Of their dear friends, nigh foolish with delight;

Who feel their arms, and breasts, and kiss and stare,

And on their placid foreheads part the hair.

Young men and maidens at each other gazed,

With hands held back, and motionless, amazed

To see the brightness in each other's eyes;

And so they stood, fill'd with a sweet surprise,

Until their tongues were loosed in poesy.

Therefore no lover did of anguish die:

But the soft numbers, in that moment spoken,

Made silken ties, that never may be broken.

Cynthia! I cannot tell the greater blisses

That follow'd thine, and thy dear shepherd's kisses:

Was there a poet born ?—But now no more—

My wandering spirit must no farther soar.

MUSIC IN A CHURCH.

This fine passage is from a poem by James Russell Lowell, entitled ".4 Legend of Brittany."

Then swell'd the organ: up through choir and nave
The music trembled with an inward thrill

Of bliss at its own grandeur: wave on wave
Its flood of mellow thunder rose, until

The hush'd air shiver'd with the throb it gave,
Then, poising for a moment, it stood still,

And sank and rose again, to burst in spray
That wander'd into silence far away.

Like to a mighty heart the music seem'd,
That yearns with melodies it cannot speak,

Until, in grand despair of what it dream'd,
In the agony of effort it doth break,

Yet triumphs breaking; on it rush'd and stream'd
And wanton'd in its might, as when a lake,

Long pent among the mountains, bursts its walls

And in one crowding gush leaps forth and falls.

Deeper and deeper shudders shook the air,
As the huge bass kept gathering heavily,

Like thunder when it rouses in its lair,

And with its hoarse growl shakes the low-hung sky:

It grew up like a darkness everywhere,
Filling the vast cathedral;—suddenly,

From the dense mass a boy's clear treble broke

Like lightning, and the full-toned choir awoke.

Through gorgeous windows shone the sun aslant,
Brimming the church with gold and purple mist,

Meet atmosphere to bosom that rich chant,
Where fifty voices in one strand did twist

Their varieolour'd tones, and left no want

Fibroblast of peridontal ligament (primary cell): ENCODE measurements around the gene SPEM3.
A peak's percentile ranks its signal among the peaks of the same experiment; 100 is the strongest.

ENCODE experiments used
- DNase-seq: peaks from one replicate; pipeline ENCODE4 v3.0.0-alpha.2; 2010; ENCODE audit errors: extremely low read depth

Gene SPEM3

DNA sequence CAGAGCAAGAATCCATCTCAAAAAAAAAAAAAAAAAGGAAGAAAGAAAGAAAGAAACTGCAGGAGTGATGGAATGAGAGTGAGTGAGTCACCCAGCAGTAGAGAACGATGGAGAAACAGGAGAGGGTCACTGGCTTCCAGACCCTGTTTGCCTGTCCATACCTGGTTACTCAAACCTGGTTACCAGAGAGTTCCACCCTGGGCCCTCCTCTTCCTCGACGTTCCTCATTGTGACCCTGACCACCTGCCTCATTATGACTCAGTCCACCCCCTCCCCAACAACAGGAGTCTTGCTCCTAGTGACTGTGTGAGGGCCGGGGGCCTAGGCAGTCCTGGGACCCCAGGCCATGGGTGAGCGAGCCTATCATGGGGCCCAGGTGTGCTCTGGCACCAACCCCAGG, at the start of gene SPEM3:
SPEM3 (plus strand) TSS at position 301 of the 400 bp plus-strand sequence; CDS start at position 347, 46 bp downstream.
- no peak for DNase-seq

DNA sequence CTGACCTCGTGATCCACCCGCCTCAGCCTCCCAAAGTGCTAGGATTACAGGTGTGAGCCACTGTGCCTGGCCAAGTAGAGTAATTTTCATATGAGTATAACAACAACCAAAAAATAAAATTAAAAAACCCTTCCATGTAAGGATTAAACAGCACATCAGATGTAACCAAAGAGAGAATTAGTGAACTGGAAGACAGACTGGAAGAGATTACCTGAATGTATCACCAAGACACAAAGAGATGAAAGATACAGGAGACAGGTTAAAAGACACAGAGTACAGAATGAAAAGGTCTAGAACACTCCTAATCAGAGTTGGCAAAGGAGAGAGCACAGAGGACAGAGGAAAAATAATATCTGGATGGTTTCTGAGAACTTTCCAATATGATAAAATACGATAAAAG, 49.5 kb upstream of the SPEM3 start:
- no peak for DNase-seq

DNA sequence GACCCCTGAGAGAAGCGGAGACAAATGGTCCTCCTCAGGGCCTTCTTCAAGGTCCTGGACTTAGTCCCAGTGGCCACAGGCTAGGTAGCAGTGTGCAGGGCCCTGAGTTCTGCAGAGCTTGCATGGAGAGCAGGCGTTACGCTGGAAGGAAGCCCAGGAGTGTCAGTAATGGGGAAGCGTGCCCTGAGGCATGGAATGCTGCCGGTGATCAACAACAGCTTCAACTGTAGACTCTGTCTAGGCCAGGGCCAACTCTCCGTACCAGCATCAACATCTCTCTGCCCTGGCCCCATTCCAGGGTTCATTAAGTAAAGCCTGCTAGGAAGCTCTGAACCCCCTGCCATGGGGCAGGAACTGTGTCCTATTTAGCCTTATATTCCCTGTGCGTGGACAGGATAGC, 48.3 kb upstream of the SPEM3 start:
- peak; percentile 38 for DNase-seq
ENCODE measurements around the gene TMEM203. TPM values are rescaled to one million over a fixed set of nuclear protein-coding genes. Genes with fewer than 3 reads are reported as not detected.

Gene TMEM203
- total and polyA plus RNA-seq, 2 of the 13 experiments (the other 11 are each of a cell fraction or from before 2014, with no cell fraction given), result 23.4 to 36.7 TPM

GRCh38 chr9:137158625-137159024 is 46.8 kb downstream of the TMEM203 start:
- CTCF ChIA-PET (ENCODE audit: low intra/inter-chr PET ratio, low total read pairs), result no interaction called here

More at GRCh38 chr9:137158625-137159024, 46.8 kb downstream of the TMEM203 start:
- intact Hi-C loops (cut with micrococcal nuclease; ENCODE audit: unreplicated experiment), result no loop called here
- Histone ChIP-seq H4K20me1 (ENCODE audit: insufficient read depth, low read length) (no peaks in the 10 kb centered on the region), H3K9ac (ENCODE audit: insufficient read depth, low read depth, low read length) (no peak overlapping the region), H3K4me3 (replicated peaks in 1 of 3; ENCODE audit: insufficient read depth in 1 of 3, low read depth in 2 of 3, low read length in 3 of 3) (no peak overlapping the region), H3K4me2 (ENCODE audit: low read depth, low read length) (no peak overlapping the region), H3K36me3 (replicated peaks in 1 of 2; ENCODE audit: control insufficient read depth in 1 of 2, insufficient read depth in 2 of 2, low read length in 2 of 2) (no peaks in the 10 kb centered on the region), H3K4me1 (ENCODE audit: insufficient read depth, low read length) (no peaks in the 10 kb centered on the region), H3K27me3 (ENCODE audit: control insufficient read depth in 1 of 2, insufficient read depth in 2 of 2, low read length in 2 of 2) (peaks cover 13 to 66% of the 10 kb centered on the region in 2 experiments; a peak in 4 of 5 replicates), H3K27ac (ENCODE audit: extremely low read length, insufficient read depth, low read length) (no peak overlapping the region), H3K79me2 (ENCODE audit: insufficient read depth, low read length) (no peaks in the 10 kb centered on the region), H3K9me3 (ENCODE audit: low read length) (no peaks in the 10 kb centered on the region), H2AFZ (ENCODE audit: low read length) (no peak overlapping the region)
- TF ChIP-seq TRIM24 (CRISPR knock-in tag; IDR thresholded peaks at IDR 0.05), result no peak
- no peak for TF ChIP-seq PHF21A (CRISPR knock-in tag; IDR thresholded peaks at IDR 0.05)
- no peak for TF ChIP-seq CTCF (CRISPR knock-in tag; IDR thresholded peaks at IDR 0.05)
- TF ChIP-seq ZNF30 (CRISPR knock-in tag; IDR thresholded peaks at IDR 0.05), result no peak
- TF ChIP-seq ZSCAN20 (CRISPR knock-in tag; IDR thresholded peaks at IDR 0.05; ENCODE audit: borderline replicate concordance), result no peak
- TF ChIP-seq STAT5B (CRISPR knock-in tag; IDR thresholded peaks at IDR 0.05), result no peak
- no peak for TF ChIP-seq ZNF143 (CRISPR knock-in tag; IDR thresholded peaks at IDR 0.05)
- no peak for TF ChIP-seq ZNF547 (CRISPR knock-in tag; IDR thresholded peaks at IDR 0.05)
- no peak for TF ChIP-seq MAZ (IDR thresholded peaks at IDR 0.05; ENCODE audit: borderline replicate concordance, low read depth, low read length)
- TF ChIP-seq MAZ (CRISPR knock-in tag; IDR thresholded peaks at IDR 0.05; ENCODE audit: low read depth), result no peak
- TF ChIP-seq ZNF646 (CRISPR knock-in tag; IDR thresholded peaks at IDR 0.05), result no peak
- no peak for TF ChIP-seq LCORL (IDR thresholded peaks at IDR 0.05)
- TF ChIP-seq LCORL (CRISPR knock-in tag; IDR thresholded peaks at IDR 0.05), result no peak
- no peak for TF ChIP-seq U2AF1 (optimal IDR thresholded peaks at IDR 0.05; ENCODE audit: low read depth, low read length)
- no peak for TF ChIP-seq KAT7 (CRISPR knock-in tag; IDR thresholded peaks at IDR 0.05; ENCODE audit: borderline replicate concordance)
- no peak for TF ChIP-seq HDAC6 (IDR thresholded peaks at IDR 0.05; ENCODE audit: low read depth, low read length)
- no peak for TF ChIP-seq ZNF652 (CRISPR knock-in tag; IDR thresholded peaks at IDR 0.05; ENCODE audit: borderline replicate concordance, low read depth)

To the delighted soul, which sank abyss'd

In the warm music cloud, while, far below,

The organ heaved its surges to and fro.

ART.

By Sprague.

Wheit from the sacred garden driven,
Man fled before his Maker's wrath,
An angel left her place in heaven,
And cross'd the wanderer's sunless path.
'Twas Art! sweet Art! new radiance broke,
Where her light foot flew o'er the ground;
And thus with seraph voice she spoke,
"The curse a blessing shall be found."

She led him through the trackless wild,
Where noontide sunbeam never blazed :—
The thistle shrunk—the harvest smiled,
And nature gladden'd as she gazed.
Earth's thousand tribes of living things,
At Art's command to him are given,
The village grows, the city springs,
And point their spires of faith to heaven.

He rends the oak—and bids it ride,
To guard the shores its beauty graced;
He smites the rock—upheaved in pride,
See towers of strength, and domes of taste.
Earth's teaming caves their wealth reveal,
Fire bears his banner on the wave,
He bids the mortal poison heal,
And leaps triumphant o'er the grave.

He plucks the pearls that stud the deep,

Admiring beauty's lap to fill:

He breaks the stubborn marble's sleep,

And mocks his own Creator's skill.

With thoughts that swell his glowing soul,

He bids the ore illume the page,

And proudly scorning time's control,

Commerces with an unborn age.

In fields of air he writes his name,
And treads the chambers of the sky;
He reads the stars, and grasps the flame,
That quivers round the throne on high.
In war renown'd, in peace sublime,
He moves in greatness and in grace;
His power subduing space and time,
Links realm to realm, and race to race.